“I saw surveys for years that said, ‘Where do we get our new customers’. From satisfying the person waiting for a prescription in the pharmacy, buying from a revolving rack as they waited. The person walking down the supermarket aisle to buy a pound of coffee, seeing the books, and sampling them. When you pleased them often enough in that impulse situation, they went to a store where there was more selection, and it was just a chain feeding. You had a lot of people buying impulse, but some of those people became core readers. You had the same thing with the mall readers. I saw a recent survey that asked, ‘Do you miss the Waldenbooks that was in this shopping center?’ The answer was, ‘Yes! We’d come to buy a sweater or a pair of shoes, and we’d almost always have time to walk in. If we walked in, we usually bought a book, often several.’ ‘When was the last time you bought a book?’ ‘Oh, yeah, we have to go to a bookstore soon.’ If you don’t put books where people are, you lose a lot of the market, and equally bad, you lose the sampling that hooks and begins to create the committed reader. The decline of mass market wasn’t all about e-books, it was a distribution breakdown.”
“The Internet is great if you know what you want. It’s time consuming to recognize good new authors, and you’ve got all this self-publishing. Some self-published books are great books, but there are many more that are not good books. People have a bad experience and buy fewer books. An editor fulfills a real function. Some authors are very good at seeing their own mistakes, but most people don’t see their own mistakes. If you work very hard on a book for a year, you’re so intimately involved that things that seem obvious to you are frequently not obvious to the first-time reader. Often, you need an editor to talk with the author about that, and say, ‘Wouldn’t it help if we brought out this?’ The copyediting, the proofreading, the sales, and the marketing matter too. At Tor.com, we have between a million and a million-and-a-half unique visitors a month, and it’s very hard for an author to build that kind of reach for themselves. There still are places we can get the book in front of people’s eyes. The combination of things we do as a publisher we do because we think they are valid and necessary to the continued enjoyment of reading.”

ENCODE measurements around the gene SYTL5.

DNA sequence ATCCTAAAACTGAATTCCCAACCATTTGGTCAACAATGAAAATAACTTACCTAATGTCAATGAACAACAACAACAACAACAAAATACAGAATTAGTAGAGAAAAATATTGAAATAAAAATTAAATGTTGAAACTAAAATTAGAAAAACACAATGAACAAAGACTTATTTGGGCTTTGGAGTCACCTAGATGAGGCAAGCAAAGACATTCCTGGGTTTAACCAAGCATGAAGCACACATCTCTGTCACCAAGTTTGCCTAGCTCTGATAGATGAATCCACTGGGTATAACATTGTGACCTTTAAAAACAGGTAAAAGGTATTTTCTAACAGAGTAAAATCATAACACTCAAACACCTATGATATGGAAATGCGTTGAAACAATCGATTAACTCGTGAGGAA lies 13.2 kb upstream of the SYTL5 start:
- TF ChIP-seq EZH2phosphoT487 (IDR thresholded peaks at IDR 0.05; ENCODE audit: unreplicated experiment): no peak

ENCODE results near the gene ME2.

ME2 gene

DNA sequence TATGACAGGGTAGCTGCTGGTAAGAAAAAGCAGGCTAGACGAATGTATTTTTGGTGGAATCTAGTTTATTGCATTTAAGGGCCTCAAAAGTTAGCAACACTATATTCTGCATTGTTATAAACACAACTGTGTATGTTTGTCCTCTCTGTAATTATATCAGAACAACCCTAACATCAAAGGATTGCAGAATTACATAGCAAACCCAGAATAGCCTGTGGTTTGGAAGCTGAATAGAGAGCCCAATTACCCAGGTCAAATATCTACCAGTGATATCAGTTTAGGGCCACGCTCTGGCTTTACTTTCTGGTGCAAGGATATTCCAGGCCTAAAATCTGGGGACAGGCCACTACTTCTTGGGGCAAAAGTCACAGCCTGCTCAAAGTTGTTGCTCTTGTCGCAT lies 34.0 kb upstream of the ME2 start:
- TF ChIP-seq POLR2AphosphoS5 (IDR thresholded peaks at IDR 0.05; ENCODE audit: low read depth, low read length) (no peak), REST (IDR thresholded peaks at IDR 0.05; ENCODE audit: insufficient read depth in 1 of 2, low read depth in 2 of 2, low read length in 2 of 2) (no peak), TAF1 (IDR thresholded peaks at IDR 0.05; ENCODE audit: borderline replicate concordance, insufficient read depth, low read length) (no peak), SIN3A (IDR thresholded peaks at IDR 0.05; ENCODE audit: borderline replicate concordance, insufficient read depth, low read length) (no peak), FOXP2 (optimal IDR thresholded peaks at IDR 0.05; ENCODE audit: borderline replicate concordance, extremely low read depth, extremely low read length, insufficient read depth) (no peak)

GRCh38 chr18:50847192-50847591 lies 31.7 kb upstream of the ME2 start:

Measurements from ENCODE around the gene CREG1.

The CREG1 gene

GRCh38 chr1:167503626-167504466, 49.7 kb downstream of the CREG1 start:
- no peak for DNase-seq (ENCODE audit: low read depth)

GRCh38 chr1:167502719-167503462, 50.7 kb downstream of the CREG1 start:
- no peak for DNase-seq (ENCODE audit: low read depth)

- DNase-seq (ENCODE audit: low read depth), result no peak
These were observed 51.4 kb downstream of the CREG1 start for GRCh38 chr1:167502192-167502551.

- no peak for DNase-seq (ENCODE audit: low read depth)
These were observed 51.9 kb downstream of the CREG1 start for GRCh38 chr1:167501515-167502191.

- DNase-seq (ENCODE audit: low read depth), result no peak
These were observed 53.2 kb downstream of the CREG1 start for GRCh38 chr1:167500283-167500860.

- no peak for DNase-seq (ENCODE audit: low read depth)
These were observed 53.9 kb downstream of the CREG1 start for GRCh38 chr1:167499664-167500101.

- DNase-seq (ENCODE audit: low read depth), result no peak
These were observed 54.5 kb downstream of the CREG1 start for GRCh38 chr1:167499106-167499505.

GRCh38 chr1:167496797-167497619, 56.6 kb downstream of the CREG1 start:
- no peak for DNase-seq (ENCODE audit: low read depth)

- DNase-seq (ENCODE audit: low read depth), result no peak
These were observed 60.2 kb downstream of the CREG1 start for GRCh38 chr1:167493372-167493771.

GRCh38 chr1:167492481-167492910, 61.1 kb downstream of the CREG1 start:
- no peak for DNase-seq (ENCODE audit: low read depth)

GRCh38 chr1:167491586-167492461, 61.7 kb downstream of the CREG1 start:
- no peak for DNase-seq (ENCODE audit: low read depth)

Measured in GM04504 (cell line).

‘‘I think we publish around 350 books a year. That’s in all editions. Many of them are repubs of books in hardcover that we’re doing in paperback. It could be a trade paper or mass market. The trade paperback has always been around, it just was a much smaller part of the market. E-book originals are now also a factor. We’re trying to make up for the loss in mass market sales. It’s been a problem for us and for authors. You can’t lose so many retailers and keep the same sales unless you innovate.
‘‘We’ve got to be of value to our authors, too. We’ve had a huge investment in Tor.com to get to our million-and-a-half monthly uniques. What we lost in retail, we gained over on the net. It’s a bloody shame we can’t have both, but that’s the kind of thing we’re doing now: more social media, more networking, more school marketing, working with organizations like NASA, getting as much display as you possibly can, without counting on the display to be the prime motivator. Display is still important, but you’ve got other motivators, which are now equally important.’’